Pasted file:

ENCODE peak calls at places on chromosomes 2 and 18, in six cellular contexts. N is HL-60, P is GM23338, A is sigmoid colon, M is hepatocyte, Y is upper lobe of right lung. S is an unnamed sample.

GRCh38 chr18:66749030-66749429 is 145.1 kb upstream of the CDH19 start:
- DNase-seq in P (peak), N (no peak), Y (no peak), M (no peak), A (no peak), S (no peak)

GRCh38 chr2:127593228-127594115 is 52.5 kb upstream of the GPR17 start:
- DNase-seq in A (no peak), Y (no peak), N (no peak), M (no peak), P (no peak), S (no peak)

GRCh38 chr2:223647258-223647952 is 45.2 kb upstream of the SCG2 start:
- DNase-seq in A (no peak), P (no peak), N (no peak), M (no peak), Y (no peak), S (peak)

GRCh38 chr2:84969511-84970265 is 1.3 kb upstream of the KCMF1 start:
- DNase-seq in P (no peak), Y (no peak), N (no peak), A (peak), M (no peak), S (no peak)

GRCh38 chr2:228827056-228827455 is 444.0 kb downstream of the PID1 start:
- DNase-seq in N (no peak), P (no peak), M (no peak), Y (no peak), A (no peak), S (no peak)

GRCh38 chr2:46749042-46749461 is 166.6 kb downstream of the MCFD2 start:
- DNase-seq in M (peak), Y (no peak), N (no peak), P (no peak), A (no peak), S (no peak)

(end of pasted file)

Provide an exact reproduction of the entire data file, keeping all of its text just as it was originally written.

ENCODE peak calls at places on chromosomes 2 and 18, in six cellular contexts. N is HL-60, P is GM23338, A is sigmoid colon, M is hepatocyte, Y is upper lobe of right lung. S is an unnamed sample.

GRCh38 chr18:66749030-66749429 is 145.1 kb upstream of the CDH19 start:
- DNase-seq in P (peak), N (no peak), Y (no peak), M (no peak), A (no peak), S (no peak)

GRCh38 chr2:127593228-127594115 is 52.5 kb upstream of the GPR17 start:
- DNase-seq in A (no peak), Y (no peak), N (no peak), M (no peak), P (no peak), S (no peak)

GRCh38 chr2:223647258-223647952 is 45.2 kb upstream of the SCG2 start:
- DNase-seq in A (no peak), P (no peak), N (no peak), M (no peak), Y (no peak), S (peak)

GRCh38 chr2:84969511-84970265 is 1.3 kb upstream of the KCMF1 start:
- DNase-seq in P (no peak), Y (no peak), N (no peak), A (peak), M (no peak), S (no peak)

GRCh38 chr2:228827056-228827455 is 444.0 kb downstream of the PID1 start:
- DNase-seq in N (no peak), P (no peak), M (no peak), Y (no peak), A (no peak), S (no peak)

GRCh38 chr2:46749042-46749461 is 166.6 kb downstream of the MCFD2 start:
- DNase-seq in M (peak), Y (no peak), N (no peak), P (no peak), A (no peak), S (no peak)